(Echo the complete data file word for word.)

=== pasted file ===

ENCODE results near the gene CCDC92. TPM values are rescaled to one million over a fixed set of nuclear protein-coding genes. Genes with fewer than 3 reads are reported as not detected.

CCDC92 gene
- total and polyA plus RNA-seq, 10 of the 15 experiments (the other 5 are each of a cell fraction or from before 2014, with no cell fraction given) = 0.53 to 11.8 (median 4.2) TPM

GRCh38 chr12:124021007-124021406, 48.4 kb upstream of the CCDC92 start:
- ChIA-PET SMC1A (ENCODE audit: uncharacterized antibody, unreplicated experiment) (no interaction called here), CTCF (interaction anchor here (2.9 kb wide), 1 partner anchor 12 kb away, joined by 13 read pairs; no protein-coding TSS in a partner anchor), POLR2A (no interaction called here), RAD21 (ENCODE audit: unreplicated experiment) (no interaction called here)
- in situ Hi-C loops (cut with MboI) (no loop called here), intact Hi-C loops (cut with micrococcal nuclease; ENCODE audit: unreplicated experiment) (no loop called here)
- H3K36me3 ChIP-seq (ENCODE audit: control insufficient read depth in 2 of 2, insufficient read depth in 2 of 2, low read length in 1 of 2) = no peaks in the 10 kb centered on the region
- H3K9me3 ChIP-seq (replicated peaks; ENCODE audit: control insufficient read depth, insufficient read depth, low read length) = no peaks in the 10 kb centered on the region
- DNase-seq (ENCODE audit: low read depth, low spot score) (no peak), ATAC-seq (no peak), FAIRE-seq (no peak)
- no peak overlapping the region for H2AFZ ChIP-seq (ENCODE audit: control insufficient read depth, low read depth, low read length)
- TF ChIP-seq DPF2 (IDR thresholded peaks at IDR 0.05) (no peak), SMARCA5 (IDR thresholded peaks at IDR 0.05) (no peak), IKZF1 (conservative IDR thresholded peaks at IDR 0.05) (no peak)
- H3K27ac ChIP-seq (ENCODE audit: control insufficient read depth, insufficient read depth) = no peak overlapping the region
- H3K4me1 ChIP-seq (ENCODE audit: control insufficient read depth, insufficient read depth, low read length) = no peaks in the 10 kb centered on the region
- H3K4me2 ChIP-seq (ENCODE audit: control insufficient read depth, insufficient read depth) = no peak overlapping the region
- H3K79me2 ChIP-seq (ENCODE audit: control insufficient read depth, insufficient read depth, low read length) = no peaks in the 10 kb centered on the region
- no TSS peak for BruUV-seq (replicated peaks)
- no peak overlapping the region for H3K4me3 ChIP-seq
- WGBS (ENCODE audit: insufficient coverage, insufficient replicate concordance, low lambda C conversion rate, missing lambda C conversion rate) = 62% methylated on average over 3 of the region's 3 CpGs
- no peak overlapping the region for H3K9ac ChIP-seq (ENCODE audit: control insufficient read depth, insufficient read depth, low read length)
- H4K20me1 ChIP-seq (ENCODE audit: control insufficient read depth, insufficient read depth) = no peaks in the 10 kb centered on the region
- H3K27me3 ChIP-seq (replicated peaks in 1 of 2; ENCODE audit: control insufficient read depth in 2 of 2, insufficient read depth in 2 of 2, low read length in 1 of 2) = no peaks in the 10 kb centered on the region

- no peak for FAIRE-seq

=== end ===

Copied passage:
ENCODE results near the gene CCDC92. TPM values are rescaled to one million over a fixed set of nuclear protein-coding genes. Genes with fewer than 3 reads are reported as not detected.

CCDC92 gene
- total and polyA plus RNA-seq, 10 of the 15 experiments (the other 5 are each of a cell fraction or from before 2014, with no cell fraction given) = 0.53 to 11.8 (median 4.2) TPM

GRCh38 chr12:124021007-124021406, 48.4 kb upstream of the CCDC92 start:
- ChIA-PET SMC1A (ENCODE audit: uncharacterized antibody, unreplicated experiment) (no interaction called here), CTCF (interaction anchor here (2.9 kb wide), 1 partner anchor 12 kb away, joined by 13 read pairs; no protein-coding TSS in a partner anchor), POLR2A (no interaction called here), RAD21 (ENCODE audit: unreplicated experiment) (no interaction called here)
- in situ Hi-C loops (cut with MboI) (no loop called here), intact Hi-C loops (cut with micrococcal nuclease; ENCODE audit: unreplicated experiment) (no loop called here)
- H3K36me3 ChIP-seq (ENCODE audit: control insufficient read depth in 2 of 2, insufficient read depth in 2 of 2, low read length in 1 of 2) = no peaks in the 10 kb centered on the region
- H3K9me3 ChIP-seq (replicated peaks; ENCODE audit: control insufficient read depth, insufficient read depth, low read length) = no peaks in the 10 kb centered on the region
- DNase-seq (ENCODE audit: low read depth, low spot score) (no peak), ATAC-seq (no peak), FAIRE-seq (no peak)
- no peak overlapping the region for H2AFZ ChIP-seq (ENCODE audit: control insufficient read depth, low read depth, low read length)
- TF ChIP-seq DPF2 (IDR thresholded peaks at IDR 0.05) (no peak), SMARCA5 (IDR thresholded peaks at IDR 0.05) (no peak), IKZF1 (conservative IDR thresholded peaks at IDR 0.05) (no peak)
- H3K27ac ChIP-seq (ENCODE audit: control insufficient read depth, insufficient read depth) = no peak overlapping the region
- H3K4me1 ChIP-seq (ENCODE audit: control insufficient read depth, insufficient read depth, low read length) = no peaks in the 10 kb centered on the region
- H3K4me2 ChIP-seq (ENCODE audit: control insufficient read depth, insufficient read depth) = no peak overlapping the region
- H3K79me2 ChIP-seq (ENCODE audit: control insufficient read depth, insufficient read depth, low read length) = no peaks in the 10 kb centered on the region
- no TSS peak for BruUV-seq (replicated peaks)
- no peak overlapping the region for H3K4me3 ChIP-seq
- WGBS (ENCODE audit: insufficient coverage, insufficient replicate concordance, low lambda C conversion rate, missing lambda C conversion rate) = 62% methylated on average over 3 of the region's 3 CpGs
- no peak overlapping the region for H3K9ac ChIP-seq (ENCODE audit: control insufficient read depth, insufficient read depth, low read length)
- H4K20me1 ChIP-seq (ENCODE audit: control insufficient read depth, insufficient read depth) = no peaks in the 10 kb centered on the region
- H3K27me3 ChIP-seq (replicated peaks in 1 of 2; ENCODE audit: control insufficient read depth in 2 of 2, insufficient read depth in 2 of 2, low read length in 1 of 2) = no peaks in the 10 kb centered on the region

- no peak for FAIRE-seq